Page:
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Challenging Packaging Limits and Infectivity of Phage λ

Nurmemmedov, Elmar LU ; Castelnovo, Martin; Medina, Elizabeth; Catalano, Carlos Enrique and Evilevitch, Alex LU (2012) In Journal of Molecular Biology 415(2). p.263-273
Abstract
The terminase motors of bacteriophages have been shown to be among the strongest active machines in the biomolecular world, being able to package several tens of kilobase pairs of viral genome into a capsid within minutes. Yet, these motors are hindered at the end of the packaging process by the progressive buildup of a force-resisting packaging associated with already packaged DNA. In this experimental work, we raise the issue of what sets the upper limit on the length of the genome that can be packaged by the terminase motor of phage λ and still yield infectious virions and the conditions under which this can be efficiently performed. Using a packaging strategy developed in our laboratory of building phage λ from scratch, together with... (More)
The terminase motors of bacteriophages have been shown to be among the strongest active machines in the biomolecular world, being able to package several tens of kilobase pairs of viral genome into a capsid within minutes. Yet, these motors are hindered at the end of the packaging process by the progressive buildup of a force-resisting packaging associated with already packaged DNA. In this experimental work, we raise the issue of what sets the upper limit on the length of the genome that can be packaged by the terminase motor of phage λ and still yield infectious virions and the conditions under which this can be efficiently performed. Using a packaging strategy developed in our laboratory of building phage λ from scratch, together with plaque assay monitoring, we have been able to show that the terminase motor of phage λ is able to produce infectious particles with up to 110% of the wild-type λ-DNA length. However, the phage production rate, and thus the infectivity, decreased exponentially with increasing DNA length and was a factor of 10(3) lower for the 110% λ-DNA phage. Interestingly, our in vitro strategy was still efficient in fully packaging phages with DNA lengths as high as 114% of the wild-type length, but these viruses were unable to infect bacterial cells efficiently. Further, we demonstrated that the phage production rate is modulated by the presence of multivalent ionic species. The biological consequences of these findings are discussed. (Less)
Please use this url to cite or link to this publication:
author
organization
publishing date
type
Contribution to journal
publication status
published
subject
keywords
pressure, terminase, DNA packaging, bacteriophage lambda
in
Journal of Molecular Biology
volume
415
issue
2
pages
263 - 273
publisher
Elsevier
external identifiers
  • wos:000300032500003
  • pmid:22108169
  • scopus:84855819055
ISSN
1089-8638
DOI
10.1016/j.jmb.2011.11.015
language
English
LU publication?
yes
id
845369a6-2d06-4a67-93de-de652215979b (old id 2220527)
date added to LUP
2011-12-13 16:46:43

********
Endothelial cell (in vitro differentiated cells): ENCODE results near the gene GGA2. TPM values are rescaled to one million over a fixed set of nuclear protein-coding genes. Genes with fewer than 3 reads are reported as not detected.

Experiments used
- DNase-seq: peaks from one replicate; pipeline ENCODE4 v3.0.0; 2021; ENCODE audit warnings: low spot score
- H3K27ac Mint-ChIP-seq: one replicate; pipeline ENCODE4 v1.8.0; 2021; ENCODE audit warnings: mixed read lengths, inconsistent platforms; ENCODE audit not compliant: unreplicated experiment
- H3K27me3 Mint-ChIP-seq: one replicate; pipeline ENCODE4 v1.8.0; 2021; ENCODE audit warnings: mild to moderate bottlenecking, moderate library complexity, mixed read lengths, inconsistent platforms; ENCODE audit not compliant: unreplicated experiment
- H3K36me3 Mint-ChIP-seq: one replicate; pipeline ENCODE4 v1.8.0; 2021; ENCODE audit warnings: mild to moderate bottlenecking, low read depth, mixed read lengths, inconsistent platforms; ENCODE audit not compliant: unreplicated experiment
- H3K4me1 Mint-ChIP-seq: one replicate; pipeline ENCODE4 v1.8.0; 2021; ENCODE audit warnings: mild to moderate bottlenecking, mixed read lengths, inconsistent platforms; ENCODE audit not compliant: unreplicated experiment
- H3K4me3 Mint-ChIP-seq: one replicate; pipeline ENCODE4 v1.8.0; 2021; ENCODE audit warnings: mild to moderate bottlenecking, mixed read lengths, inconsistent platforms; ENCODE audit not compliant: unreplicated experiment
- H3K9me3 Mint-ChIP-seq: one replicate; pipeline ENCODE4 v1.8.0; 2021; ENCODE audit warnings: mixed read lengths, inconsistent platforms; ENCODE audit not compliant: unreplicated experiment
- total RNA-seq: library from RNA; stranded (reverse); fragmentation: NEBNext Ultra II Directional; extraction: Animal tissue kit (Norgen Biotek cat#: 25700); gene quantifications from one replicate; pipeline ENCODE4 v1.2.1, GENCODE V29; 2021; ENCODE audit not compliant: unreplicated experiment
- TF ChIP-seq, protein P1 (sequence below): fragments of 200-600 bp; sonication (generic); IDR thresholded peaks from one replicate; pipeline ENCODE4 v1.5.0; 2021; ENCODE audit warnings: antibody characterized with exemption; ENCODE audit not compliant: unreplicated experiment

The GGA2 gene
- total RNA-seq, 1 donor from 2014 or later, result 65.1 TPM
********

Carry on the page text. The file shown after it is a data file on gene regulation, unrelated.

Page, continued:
date last changed
2017-01-08 04:24:03
@article{845369a6-2d06-4a67-93de-de652215979b,
  abstract     = {The terminase motors of bacteriophages have been shown to be among the strongest active machines in the biomolecular world, being able to package several tens of kilobase pairs of viral genome into a capsid within minutes. Yet, these motors are hindered at the end of the packaging process by the progressive buildup of a force-resisting packaging associated with already packaged DNA. In this experimental work, we raise the issue of what sets the upper limit on the length of the genome that can be packaged by the terminase motor of phage λ and still yield infectious virions and the conditions under which this can be efficiently performed. Using a packaging strategy developed in our laboratory of building phage λ from scratch, together with plaque assay monitoring, we have been able to show that the terminase motor of phage λ is able to produce infectious particles with up to 110% of the wild-type λ-DNA length. However, the phage production rate, and thus the infectivity, decreased exponentially with increasing DNA length and was a factor of 10(3) lower for the 110% λ-DNA phage. Interestingly, our in vitro strategy was still efficient in fully packaging phages with DNA lengths as high as 114% of the wild-type length, but these viruses were unable to infect bacterial cells efficiently. Further, we demonstrated that the phage production rate is modulated by the presence of multivalent ionic species. The biological consequences of these findings are discussed.},
  author       = {Nurmemmedov, Elmar and Castelnovo, Martin and Medina, Elizabeth and Catalano, Carlos Enrique and Evilevitch, Alex},
  issn         = {1089-8638},
  keyword      = {pressure,terminase,DNA packaging,bacteriophage lambda},
  language     = {eng},
  number       = {2},
  pages        = {263--273},
  publisher    = {Elsevier},
  series       = {Journal of Molecular Biology},
  title        = {Challenging Packaging Limits and Infectivity of Phage λ},
  url          = {http://dx.doi.org/10.1016/j.jmb.2011.11.015},
  volume       = {415},
  year         = {2012},
}